‘New Town Utopia is a feature documentary film about utopian dreams and concrete realities… the challenging, funny, and sometimes tragic story of the British new town of Basildon, Essex. The narrative is guided by the artists, musicians and poets of Basildon – on a journey through memory, place and performance. Facing austerity, adversity and personal battles they are individuals driven by creative spirit to help their community through art, poetry, music… and some rather angry puppets.’
See here for more information about this film: http://www.newtownutopia.com/
The film is about the vision the post war Labour government had for the New Towns and how that contrasts to the stark reality of what Basildon is like today. There’s footage of tired looking estates with the inevitable cracked and broken paths with the actor, Jim Broadbent, speaking the words of the Labour MP, Lewis Silken, as he articulated his vision for what the New Towns could be.
The vision of what Basildon could have been – a town largely self sufficient in employment with the new estates having a mixed population living side by side, in an environment of well designed, inspiring architecture interspersed with plenty of green space remained just that, a vision. Sure, up until the 1980s, there was plenty of manufacturing industry along the north side of Basildon by the A127. As those of us who are old enough to remember, the 1980s saw the next phase of de-industrialisation and the new factories that were optimistically built in the late 1950s and early 1960s closed one by one, destroying skilled jobs in the process. What has replaced them is an endless sea of warehouses offering little in the way of skilled labour but plenty in the way of short term and zero hours contracts.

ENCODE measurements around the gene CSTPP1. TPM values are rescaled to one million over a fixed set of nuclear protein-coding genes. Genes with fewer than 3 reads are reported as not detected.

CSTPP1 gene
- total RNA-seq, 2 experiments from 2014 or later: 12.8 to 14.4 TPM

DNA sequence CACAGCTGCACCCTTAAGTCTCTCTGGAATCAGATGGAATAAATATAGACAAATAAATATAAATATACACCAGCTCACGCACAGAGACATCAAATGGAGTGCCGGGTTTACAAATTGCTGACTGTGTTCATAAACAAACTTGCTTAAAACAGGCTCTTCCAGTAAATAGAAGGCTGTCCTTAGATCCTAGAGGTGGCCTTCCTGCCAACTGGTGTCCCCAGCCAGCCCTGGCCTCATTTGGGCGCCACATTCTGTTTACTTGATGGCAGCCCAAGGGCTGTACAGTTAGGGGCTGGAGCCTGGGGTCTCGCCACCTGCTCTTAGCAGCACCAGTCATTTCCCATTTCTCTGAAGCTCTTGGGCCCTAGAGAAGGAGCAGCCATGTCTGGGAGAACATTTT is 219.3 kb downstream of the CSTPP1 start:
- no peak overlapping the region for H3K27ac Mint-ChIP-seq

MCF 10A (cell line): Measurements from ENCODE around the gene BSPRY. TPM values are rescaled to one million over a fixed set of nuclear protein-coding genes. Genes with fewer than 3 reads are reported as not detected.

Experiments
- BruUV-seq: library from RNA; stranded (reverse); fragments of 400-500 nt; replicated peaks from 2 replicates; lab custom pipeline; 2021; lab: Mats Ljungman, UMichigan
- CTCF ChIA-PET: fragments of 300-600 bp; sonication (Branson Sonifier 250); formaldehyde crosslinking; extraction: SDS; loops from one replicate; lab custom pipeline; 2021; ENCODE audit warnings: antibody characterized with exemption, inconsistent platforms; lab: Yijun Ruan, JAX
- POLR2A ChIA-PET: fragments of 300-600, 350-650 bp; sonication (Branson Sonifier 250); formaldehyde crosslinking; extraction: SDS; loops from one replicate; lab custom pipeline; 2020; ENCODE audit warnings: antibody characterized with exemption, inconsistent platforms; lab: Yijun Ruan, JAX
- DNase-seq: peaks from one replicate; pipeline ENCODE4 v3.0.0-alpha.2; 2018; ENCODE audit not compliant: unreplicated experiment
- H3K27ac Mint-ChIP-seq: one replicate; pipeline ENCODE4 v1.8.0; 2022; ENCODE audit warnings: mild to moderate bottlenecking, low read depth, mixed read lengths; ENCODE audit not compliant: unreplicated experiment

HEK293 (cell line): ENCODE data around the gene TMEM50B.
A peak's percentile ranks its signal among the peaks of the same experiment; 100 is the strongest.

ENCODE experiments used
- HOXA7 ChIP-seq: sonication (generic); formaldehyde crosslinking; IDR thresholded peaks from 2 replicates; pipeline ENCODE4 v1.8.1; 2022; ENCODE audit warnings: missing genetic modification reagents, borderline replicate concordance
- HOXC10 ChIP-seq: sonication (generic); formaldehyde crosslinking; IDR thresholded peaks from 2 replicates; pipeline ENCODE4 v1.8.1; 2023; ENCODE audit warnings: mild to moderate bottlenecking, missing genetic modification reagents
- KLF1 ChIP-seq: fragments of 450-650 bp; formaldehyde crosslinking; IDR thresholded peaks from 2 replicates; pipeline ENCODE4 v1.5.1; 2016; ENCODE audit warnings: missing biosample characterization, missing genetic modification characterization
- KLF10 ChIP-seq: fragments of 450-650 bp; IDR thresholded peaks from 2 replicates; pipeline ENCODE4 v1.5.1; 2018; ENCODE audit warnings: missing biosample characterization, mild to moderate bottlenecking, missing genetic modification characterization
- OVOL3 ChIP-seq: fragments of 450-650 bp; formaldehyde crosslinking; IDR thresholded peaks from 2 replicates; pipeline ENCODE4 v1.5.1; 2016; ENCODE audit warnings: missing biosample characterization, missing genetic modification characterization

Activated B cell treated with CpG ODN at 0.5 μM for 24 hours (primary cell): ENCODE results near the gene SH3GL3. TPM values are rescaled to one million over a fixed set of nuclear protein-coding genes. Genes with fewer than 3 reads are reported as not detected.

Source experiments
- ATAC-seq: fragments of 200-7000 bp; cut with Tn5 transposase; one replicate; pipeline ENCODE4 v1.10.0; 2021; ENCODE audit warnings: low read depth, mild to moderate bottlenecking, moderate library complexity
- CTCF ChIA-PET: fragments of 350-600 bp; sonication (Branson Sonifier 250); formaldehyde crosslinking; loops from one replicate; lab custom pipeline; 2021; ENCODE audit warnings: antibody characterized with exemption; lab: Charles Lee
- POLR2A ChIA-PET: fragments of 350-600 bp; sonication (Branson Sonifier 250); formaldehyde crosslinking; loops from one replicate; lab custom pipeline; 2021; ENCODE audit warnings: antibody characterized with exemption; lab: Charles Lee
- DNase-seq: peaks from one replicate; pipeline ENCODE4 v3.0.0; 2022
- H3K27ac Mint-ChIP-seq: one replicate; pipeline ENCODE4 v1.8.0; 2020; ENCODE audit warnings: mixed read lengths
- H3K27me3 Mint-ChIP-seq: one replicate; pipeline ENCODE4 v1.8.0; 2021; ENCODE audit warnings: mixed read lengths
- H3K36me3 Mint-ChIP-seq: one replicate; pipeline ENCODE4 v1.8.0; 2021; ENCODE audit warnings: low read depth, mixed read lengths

Regarding housing, as the film points out, the right to buy in the 1980s and the individualistic mindset that came in with it started the break up of what sense of social solidarity and community there was on the new estates. The one flaw we could find in the film was the way it didn’t cover what happened to many of these properties after the owners had flogged them and left for the leafier pastures of Wickford and Billericay. Namely the growing number of buy to let landlords, a fair few of who are total scumbags who bear a responsibility for the rising number of homes of multiple occupation and the slum conditions residents of these properties have to endure.
What we loved about the film was the way it gave locals a voice. Okay, there was a bias towards the arts community in Basildon but that’s no bad thing. Yes, we did say arts community and Basildon in the same sentence – just because you’re working class, it doesn’t mean that you can’t express yourself in a creative way. In the 1970s, when there was still an air of optimism about what the place could be, there was an arts scene supported by public funding that encouraged ordinary people to participate and express themselves. Needless to say, when the 1980s came along, a lot of that went as it didn’t ‘contribute’ to the bottom line… However, even though a lot of the arts infrastructure was cut from Basildon, the musicians, artists and poets featured in the film simply kept going, relying on a ‘do it yourself’ ethos and a spirit of defiance.
This film is brutally honest about the gulf between the original vision for Basildon and the reality of life in the town now as it’s ravaged by austerity and the social problems that come with it. Problems that our friends at Basildon & Southend Housing Action – https://www.facebook.com/basacton/ – are only too familiar with… It’s not just the estates that are bearing the brunt of this – a walk round the town centre will show an ever increasing number of empty shop units as the economic climate gets harsher and the shoppers who still have money either go to the big malls at places like Westfield and Bluewater or shop online. The ‘green lungs’ that were planned in as parks are increasingly seen as development opportunities by a council that only values what it sees on the bottom line. The desecration of a significant chunk of Gloucester Park, which is next to the town centre, by a private housing development aimed at commuters is one example of this narrow mindset.
All in all, this is a film that is brutally honest, moving in parts and funny (in a gallows humour kind of way) in others. We’d recommend watching it so people can get a picture of what working class life in the new towns is like. There is one proviso – any documentary like this is a snapshot in time and life moves on. With outward migration from London, as the demographic and ethnic mix of Basildon alters, the town will see a lot of changes in the next decade or so. Maybe, with the right kind of social movement, that will offer an opportunity to try and realise some of the original vision for the new town, albeit tailored to the 21st century…